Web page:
It’s easy to incorporate hands-on learning activities in subjects such as science, history, or geography, but when it comes to math, many of us find it difficult to think outside the worksheet box. For those who grew up in a traditional educational setting, math seems to be all worksheets, textbooks, and flashcards.
However, math can be just as hands-on as any other subject and once your kids see the real life applications for it, they may be more inclined to do those worksheets with a bit more enthusiasm.
Try some of these ideas.
Baking. Baking may be the ultimate – or, at least, most fun – hands-on math activity. It offers the opportunity to practice measurements, fractions, and liquid volume. With the holiday season upon us, it’s easy to practice adding and multiplying fractions with the real world application of doubling and tripling recipes.
And, of course, there is the opportunity to practice division as you work to ensure that the resulting baked goods are dispersed in a fair and equitable manner.
Building. If you’ve got a student who loves to build things, you’ve probably already discovered many practical applications for math. In addition to basic math, geometry, basic trigonometry, and algebra are all used in construction.
Measurements, angles, area, and perimeter easily come into play. You can also look at things like building costs, square footage, and converting units of measure. Your kids may even have to admit that there really are practical uses for algebra in everyday life.
Sports statistics. Your sports fans will find hands-on, practical uses for math as they figure statistics for their favorite players. Batting averages, rushing yards, or rebounds are all keywords that will help your sports fan find value in math lessons. Fantasy football is wildly popular right now – and full of hands-on math opportunities that won’t result in bad attitudes and worksheet meltdowns.
Play games. The insanely popular, computer-based game, Minecraft - which looks like some of the old school games their parents used to play - provides kids with all sorts of opportunities to practice math skills without drill and flashcards.
Yahtzee was one of my favorite games growing up – and one that ever left me complaining about practicing addition of columns of numbers. It’s also a sneaky way to practice some simple skip counting, as well as categorizing and strategizing.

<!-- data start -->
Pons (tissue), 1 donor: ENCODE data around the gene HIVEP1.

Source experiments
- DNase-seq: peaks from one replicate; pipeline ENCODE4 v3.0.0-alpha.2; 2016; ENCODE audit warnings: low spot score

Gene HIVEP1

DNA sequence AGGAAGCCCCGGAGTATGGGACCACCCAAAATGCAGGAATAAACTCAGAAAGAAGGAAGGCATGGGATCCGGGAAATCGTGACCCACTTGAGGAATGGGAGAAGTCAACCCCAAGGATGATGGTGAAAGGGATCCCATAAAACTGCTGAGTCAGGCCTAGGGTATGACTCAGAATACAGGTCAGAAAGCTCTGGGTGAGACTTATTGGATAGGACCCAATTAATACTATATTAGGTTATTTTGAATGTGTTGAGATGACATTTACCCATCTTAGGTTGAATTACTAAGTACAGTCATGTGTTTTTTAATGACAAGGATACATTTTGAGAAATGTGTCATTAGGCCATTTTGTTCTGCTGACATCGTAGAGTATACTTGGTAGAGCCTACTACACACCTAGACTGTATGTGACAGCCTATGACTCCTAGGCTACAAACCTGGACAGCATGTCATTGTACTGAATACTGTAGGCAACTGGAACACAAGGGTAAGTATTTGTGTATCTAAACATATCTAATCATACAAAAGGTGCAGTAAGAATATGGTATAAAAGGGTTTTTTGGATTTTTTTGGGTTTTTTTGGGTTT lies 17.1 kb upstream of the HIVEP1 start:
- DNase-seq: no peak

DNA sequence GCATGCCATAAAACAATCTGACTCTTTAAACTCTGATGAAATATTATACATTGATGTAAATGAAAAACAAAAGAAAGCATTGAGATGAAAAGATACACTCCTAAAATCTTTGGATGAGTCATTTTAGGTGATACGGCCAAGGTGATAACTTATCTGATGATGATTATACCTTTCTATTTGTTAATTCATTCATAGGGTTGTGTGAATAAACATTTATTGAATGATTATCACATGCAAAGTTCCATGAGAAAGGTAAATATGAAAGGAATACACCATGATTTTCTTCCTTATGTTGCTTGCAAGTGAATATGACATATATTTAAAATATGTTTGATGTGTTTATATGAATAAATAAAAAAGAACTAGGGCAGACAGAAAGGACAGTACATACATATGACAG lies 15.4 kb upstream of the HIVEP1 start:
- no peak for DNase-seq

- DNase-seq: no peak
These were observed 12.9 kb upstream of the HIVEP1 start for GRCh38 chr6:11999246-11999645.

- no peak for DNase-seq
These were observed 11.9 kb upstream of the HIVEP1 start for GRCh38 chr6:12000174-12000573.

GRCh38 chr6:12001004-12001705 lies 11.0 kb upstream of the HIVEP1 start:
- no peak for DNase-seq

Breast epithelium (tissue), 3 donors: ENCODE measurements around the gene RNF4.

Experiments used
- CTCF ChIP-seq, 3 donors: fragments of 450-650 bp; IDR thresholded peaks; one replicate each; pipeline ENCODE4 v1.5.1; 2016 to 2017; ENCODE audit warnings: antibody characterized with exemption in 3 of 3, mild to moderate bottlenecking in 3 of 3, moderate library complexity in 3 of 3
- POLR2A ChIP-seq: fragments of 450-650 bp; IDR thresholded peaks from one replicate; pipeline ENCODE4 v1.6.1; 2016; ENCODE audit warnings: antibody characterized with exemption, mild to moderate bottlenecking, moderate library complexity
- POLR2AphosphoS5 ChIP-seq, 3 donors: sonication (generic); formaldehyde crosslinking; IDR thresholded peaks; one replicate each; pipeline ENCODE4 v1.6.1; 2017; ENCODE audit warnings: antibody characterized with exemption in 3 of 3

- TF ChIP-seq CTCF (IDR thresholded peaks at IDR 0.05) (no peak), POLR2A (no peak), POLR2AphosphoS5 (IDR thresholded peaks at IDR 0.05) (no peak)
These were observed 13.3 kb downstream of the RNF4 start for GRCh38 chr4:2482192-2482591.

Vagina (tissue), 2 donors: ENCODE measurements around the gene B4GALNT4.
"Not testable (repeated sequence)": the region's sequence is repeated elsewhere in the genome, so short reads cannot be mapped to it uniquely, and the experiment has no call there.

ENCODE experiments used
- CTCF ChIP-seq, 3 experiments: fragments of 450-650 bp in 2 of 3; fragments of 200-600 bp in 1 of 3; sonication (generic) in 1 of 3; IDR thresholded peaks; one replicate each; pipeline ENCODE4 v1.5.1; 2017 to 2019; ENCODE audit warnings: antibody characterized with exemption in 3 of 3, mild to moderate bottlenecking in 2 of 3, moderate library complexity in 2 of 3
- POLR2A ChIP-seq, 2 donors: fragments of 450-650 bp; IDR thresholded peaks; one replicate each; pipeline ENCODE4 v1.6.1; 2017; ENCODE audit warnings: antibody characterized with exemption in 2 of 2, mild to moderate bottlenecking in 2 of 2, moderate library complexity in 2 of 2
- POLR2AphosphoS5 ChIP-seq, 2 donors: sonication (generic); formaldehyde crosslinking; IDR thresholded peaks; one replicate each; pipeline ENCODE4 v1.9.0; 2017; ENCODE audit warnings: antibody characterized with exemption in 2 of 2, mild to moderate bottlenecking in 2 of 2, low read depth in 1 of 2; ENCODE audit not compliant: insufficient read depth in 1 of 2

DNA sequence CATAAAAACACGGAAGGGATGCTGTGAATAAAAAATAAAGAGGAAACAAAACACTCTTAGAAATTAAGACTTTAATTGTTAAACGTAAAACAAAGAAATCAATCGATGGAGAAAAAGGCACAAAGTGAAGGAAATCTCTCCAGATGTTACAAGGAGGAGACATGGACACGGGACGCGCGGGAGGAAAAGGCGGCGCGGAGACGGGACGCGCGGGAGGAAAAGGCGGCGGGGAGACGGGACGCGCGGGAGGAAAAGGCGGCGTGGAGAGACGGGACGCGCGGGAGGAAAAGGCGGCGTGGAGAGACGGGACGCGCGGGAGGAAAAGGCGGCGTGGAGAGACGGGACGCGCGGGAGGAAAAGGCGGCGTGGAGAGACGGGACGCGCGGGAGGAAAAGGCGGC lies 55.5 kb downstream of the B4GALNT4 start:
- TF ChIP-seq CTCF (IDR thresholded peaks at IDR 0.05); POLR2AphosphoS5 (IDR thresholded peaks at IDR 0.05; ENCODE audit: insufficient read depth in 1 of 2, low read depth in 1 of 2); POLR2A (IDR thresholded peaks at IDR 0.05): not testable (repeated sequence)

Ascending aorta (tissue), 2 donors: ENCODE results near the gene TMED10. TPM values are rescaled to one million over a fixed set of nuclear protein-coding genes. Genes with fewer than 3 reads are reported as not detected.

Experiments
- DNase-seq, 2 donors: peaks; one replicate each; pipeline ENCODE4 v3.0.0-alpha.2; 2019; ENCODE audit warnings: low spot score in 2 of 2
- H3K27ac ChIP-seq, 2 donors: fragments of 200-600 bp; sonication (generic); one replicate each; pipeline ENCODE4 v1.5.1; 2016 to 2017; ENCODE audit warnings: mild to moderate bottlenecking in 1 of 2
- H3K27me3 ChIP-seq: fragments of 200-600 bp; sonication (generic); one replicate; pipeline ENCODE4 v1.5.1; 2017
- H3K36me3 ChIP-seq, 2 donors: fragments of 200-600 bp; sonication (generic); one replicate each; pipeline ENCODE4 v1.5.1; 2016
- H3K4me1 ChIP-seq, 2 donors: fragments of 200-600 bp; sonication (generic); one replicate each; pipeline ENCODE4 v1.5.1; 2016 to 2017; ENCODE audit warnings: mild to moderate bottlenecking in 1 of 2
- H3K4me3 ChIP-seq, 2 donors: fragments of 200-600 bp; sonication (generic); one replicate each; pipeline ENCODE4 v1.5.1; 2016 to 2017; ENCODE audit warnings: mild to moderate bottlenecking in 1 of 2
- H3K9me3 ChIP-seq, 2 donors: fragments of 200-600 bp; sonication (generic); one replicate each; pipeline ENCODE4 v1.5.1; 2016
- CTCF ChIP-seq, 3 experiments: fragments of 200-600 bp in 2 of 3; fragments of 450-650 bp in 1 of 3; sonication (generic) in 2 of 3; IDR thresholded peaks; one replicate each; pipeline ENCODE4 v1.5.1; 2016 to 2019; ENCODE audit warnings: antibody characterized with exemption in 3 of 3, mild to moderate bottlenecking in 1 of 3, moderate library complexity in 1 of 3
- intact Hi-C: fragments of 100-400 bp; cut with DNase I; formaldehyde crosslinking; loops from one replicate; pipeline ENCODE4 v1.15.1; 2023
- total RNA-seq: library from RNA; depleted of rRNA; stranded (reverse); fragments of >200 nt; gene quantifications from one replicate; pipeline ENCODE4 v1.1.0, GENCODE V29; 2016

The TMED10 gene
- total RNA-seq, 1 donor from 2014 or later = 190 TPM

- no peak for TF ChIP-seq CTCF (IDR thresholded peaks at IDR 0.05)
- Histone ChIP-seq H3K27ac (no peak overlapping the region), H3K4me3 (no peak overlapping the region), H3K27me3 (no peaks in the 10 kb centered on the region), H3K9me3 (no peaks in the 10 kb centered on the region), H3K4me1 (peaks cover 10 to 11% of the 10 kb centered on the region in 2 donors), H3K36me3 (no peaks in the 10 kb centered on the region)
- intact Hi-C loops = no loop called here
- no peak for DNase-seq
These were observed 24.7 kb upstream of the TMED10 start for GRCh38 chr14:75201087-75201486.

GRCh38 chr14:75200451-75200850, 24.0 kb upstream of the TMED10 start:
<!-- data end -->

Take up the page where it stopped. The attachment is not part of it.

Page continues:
Go shopping. The grocery store is full of hands-on math opportunities. You can let your children:
- Estimate your total grocery bill by rounding the price of each item to you add to your cart to the nearest dollar
- Weigh produce
- Compare unit prices
- Figure sales tax
- Calculate percentages based on sales prices
- Count the number of a given item needed based on your number of family members
- Practice counting money at the checkout counter
- Practice categorizing items by sorting the items in your cart
People joke about homeschoolers turning a trip to the grocery store into an educational field trip, but there really is so much to be learned there!
Count everything. Let your young children count, count, count! They can count the number of plates, napkins, or forks you need to set the table at dinner. The can count beans, cups, oranges, or counting bears. Learning one-to-one correspondence is one of the basic building blocks of math, so let your young children practice it every chance they get.
Replicate patterns. Patterns are a fun, hands-on math concept for young children. Make a pattern of beads on a pipe cleaner. Then, give your child his own pipe cleaner and beads and ask him to reproduce the pattern.
I used to put colored stickers in patterns on note cards, then, give them to my niece along with matching colored counting bears so that she could replicate the pattern. You can practice patterns with a variety of math manipulatives such as bead, buttons, stickers, even food! Kids love to play with their food, so why not capitalize on that: pea, pea, pea, carrot, pea, pea, pea, carrot?
The opportunities for incorporating math into everyday, hands-on learning really are all around us. We just have to look for them, recognize them for what they are, and capitalize on them based on our children’s interests.